No, Swalwell Won’t Be the Last Democrat to Exit
A silly story for the silly season.
Scrolling through my news feed this morning, I was amused by the headline to Lisa Lehrer’s NYT piece “Farewell, Swalwell: As One 2020 Democrat Drops Out, Will Others Follow?” The body isn’t any more insightful:
Democrats had fretted over the possibility of a drawn-out primary battle, but strategists, politicians and officials are growing more confident that the field will narrow soon after the Iowa caucuses in early February.
Well . . . yeah. That’s how it works. Every. Single. Cycle.
More useful is this:
Mr. Swalwell’s exit may be a harbinger for other ambitious politicians failing to make a dent in the 2020 race.
Aides to former Gov. John Hickenlooper of Colorado recommended he drop out of the primary and challenge Senator Cory Gardner, considered to be one of the most vulnerable Senate Republicans.
In Iowa Sunday, Mr. Hickenlooper, whose campaign recently lost some of its top staffers, acknowledged that running for president involves “a bunch of skills that don’t come naturally to me,” but vowed to stay in the race. He has until mid-March to enter the Senate race.
Some Democrats have also urged Gov. Steve Bullock of Montana to run for Senate, hoping the popular governor could win an unlikely Democratic seat in a red state. He would also have until spring to make that decision.
But in Texas, the filing deadline to challenge Senator John Cornyn, another potentially vulnerable Republican incumbent, is Dec. 9 — nearly two months before any primary votes are cast. And although Democrats have already recruited M.J. Hegar, a veteran who won attention for her 2018 congressional campaign, both Beto O’Rourke and Julián Castro are better known in the state, and both have been pushed to run for the seat.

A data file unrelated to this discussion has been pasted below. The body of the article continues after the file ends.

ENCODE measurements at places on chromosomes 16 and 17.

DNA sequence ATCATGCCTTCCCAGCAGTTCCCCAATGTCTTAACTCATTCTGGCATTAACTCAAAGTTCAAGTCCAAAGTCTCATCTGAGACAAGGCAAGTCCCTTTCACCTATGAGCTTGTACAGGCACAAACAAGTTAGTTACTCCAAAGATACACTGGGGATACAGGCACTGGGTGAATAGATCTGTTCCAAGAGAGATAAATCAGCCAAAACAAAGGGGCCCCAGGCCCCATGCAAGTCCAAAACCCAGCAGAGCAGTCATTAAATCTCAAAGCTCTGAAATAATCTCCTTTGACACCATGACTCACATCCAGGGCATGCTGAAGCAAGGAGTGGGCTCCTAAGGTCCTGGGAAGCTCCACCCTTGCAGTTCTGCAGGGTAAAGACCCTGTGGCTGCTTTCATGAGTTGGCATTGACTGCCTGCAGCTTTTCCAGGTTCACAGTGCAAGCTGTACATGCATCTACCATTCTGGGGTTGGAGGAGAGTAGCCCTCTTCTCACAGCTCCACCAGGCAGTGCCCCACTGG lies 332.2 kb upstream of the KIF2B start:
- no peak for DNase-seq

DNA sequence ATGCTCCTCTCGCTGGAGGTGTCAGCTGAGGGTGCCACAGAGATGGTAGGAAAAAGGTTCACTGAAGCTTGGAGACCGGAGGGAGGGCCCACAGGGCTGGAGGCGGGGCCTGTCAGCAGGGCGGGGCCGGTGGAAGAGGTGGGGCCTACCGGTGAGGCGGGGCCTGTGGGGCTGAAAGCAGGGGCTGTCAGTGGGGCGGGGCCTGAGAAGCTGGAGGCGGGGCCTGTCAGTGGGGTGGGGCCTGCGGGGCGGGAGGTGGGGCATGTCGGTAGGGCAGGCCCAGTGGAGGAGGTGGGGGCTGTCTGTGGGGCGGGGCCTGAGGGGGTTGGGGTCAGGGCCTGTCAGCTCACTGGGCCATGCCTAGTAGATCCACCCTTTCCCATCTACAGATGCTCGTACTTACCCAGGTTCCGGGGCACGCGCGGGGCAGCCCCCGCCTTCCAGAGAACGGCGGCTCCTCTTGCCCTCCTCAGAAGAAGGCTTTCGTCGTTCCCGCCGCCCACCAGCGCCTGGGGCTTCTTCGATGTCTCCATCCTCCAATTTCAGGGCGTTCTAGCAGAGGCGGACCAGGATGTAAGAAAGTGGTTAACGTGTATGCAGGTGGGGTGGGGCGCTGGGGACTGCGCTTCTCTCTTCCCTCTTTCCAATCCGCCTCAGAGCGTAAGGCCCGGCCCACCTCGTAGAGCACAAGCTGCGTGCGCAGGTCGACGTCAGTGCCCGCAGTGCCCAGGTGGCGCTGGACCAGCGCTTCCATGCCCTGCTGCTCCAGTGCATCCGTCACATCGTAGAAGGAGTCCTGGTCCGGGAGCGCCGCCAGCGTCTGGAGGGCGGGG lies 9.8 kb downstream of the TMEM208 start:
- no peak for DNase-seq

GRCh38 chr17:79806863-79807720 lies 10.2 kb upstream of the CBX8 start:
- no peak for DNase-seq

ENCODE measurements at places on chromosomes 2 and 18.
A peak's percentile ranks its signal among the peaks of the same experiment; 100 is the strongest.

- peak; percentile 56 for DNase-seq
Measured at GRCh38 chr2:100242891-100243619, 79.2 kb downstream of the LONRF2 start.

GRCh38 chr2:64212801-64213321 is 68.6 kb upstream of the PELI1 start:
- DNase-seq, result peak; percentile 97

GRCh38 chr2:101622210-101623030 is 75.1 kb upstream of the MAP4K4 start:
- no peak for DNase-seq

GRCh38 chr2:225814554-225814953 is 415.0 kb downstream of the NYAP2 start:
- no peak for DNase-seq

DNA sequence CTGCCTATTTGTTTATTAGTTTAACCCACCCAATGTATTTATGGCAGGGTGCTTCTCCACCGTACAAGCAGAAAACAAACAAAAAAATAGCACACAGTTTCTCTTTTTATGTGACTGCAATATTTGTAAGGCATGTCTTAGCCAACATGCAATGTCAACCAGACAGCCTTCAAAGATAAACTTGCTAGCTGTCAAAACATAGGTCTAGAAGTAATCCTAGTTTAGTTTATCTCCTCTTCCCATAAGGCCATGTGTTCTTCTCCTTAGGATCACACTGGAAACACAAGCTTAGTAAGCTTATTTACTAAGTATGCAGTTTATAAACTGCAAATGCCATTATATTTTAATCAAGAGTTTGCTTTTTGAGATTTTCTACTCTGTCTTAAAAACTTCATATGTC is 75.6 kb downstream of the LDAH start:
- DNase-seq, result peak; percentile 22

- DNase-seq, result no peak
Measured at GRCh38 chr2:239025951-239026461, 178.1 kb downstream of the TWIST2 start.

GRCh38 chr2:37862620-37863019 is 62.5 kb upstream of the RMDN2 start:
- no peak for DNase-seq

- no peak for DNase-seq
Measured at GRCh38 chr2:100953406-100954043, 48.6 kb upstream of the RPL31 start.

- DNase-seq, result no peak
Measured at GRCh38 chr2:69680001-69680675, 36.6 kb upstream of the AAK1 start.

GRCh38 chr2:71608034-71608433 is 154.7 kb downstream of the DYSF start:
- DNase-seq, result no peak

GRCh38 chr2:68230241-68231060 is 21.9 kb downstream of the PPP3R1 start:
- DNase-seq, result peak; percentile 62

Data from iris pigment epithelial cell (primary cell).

The remaining members of Congress in the 2020 race hail from states that have laws allowing them to pursue two offices at once. (New Jersey recently passed legislation permitting it, a bill know as “Cory’s Law.”) But just because some candidates can run for both offices doesn’t mean they should.
In Hawaii, State Senator Kai Kahele is seeking Representative Tulsi Gabbard’s seat, telling Vice News that she has a “tiger on her tail, and she’s going to be in trouble.” In Massachusetts, a second woman announced on Monday that she’d be making a primary run for Representative Seth Moulton’s seat. At least five other Democrats have left the door open to jumping into the race.
While it takes a certain ego to throw one’s hat into the Presidential ring, it’s hard to believe Swalwell, Hickenlooper, Bullock, Castro, Gabbard and some of the others actually believed they had a snowball’s chance in hell of winning the 2020 nomination. Presumably, they either wanted to raise their profile for other races, get a platform for a particular message they wanted to get out, get on the Vice Presidential short list, or some other goal.
But even those who thought they could pull it off somehow are going to be constrained by the rules. The Democratic National Committee has wisely made it increasingly harder to get on the debate stage as the calendar progresses toward actual voting. Maybe five or six candidates will have the money and/or polling support to continue into the third round. The rest will be invisible.
We’re already at a point, after just one round of debates, where I think the likely winner has been narrowed down to three candidates: Joe Biden, Elizabeth Warren, and Kamala Harris. Bernie Sanders is fading and lacks broad appeal. Pete Buttigieg is interesting but is just too much of a long shot.